How Shipping Pollutes
Global shipping may be cheap, but it releases more CO2 every year than Canada and Mexico combined. That’s because the fuel it burns, called “bunker fuel,” is dirty stuff. When burned, it coughs up sulfur oxides, nitrogen oxides, methane, and particulate matter—causing everything from smog to ocean acidification to respiratory issues.
Why Fouling is Such a Drag
If you leave anything in water long enough, stuff grows on it. So-called “fouling” starts with a slime layer, followed by algae, and finally barnacles and shells that stick to the hull.
Fouling makes the ship’s underside bumpy, increasing drag. More drag means the ship has to burn more fuel (and emit more pollution).
Copper: An Oldie But Baddie
In the 1800s, people covered their hulls in copper to prevent fouling. Even today, no one’s totally sure how it works. We still put copper (and other compounds) into the biocide paints that coat ship hulls. Unfortunately, they leach toxins into the water.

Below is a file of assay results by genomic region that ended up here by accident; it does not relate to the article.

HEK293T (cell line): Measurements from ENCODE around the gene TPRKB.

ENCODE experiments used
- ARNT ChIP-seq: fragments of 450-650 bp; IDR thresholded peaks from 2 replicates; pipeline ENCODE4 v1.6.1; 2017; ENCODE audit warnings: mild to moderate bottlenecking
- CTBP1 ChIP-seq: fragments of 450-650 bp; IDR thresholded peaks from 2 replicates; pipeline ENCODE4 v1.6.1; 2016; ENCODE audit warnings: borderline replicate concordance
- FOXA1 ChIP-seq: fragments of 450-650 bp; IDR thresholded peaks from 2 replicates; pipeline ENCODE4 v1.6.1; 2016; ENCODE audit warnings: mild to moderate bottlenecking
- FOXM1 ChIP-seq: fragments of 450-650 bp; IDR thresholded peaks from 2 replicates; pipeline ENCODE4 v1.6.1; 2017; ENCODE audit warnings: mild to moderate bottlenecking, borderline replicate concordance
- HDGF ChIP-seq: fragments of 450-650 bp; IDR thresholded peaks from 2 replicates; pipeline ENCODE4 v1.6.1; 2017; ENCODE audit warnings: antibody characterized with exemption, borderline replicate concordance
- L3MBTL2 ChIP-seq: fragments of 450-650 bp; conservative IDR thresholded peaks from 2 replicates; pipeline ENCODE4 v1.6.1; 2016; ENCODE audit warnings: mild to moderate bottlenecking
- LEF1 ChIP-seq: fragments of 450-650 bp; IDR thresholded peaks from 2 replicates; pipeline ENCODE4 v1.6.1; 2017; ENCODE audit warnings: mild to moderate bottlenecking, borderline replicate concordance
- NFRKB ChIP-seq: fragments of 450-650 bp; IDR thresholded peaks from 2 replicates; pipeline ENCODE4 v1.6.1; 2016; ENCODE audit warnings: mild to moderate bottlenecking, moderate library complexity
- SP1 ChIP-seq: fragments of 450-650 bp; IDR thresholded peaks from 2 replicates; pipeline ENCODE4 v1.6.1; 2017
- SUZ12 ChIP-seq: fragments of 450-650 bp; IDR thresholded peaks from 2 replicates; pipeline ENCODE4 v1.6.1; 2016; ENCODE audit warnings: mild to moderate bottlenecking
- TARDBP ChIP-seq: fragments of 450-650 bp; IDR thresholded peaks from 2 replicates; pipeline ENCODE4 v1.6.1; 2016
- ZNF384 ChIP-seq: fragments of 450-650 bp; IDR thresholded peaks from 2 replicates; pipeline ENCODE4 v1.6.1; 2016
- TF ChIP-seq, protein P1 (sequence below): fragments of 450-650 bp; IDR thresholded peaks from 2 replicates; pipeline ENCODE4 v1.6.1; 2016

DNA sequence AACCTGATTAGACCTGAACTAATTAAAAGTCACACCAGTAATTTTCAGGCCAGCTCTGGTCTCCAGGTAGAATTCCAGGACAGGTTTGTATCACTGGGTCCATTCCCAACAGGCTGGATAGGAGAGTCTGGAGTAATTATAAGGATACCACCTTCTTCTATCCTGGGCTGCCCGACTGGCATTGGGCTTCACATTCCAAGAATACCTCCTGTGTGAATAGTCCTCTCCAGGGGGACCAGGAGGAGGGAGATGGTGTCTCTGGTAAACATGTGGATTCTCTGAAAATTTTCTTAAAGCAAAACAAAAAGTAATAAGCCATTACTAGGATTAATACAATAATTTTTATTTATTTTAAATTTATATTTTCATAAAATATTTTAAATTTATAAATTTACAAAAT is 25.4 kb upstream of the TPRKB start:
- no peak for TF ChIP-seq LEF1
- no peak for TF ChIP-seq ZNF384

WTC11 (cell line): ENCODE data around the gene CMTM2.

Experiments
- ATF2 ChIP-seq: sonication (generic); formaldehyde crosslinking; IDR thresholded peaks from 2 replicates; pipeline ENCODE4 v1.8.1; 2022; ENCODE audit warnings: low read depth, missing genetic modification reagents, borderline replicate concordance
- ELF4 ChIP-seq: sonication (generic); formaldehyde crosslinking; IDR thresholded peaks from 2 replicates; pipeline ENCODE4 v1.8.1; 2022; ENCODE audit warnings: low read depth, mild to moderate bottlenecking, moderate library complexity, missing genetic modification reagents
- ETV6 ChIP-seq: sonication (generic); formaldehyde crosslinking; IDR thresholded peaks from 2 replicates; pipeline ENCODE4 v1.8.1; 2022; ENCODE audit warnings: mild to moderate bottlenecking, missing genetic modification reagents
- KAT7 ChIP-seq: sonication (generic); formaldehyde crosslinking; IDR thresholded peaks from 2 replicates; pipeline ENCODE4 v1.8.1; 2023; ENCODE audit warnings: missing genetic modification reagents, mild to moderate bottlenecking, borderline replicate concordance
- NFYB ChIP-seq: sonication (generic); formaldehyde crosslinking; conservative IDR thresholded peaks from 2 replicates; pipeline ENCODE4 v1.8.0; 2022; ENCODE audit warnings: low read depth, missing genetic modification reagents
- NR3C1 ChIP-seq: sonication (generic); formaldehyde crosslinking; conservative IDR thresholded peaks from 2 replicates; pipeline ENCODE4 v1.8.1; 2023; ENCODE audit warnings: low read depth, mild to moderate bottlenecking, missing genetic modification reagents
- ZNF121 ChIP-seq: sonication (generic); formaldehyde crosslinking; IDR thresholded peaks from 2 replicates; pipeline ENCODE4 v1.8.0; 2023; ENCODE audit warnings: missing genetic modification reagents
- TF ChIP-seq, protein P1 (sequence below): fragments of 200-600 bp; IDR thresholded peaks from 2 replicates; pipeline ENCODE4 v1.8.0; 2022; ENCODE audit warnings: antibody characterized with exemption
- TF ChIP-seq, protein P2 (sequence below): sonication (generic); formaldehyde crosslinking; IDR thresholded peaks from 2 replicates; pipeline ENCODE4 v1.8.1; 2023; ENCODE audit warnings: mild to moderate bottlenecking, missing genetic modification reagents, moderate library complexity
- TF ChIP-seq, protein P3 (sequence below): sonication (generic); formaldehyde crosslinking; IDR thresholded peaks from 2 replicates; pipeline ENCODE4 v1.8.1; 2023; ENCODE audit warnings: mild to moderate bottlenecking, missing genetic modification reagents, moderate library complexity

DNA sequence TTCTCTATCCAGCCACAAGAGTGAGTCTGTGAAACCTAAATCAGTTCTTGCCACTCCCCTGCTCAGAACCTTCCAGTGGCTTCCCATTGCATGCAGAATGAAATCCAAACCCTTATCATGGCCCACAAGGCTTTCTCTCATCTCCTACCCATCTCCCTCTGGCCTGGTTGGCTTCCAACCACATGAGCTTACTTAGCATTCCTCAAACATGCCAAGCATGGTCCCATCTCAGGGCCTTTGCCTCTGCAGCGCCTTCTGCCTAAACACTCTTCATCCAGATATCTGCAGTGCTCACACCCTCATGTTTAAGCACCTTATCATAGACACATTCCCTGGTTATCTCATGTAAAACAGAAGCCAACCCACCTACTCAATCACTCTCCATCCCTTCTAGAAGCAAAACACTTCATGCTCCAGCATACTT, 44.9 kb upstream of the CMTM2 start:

A Hairy Ship is a Greener Ship
Scientists have designed a new way to prevent fouling, inspired by an aquatic plant. Dunk Salvinia underwater and then pull it out—it stays dry. But how?
All along the plant’s surface are hairy structures that, when you look super close, resemble little egg-beaters. Most of the egg-beater is coated with a hydrophobic wax that repels water. But the tips are uncoated and hydrophilic, meaning they grab onto water molecules. And water molecules grab onto each other because they’re polar.
The combined effect looks something like a giant tent, actually sheets of water held up by multiple egg-beater hairs. The trapped air under the tent keeps fouling at bay.
The synthetic version is made of silicone and designed with an adhesive back to go on a ship like a bumper sticker!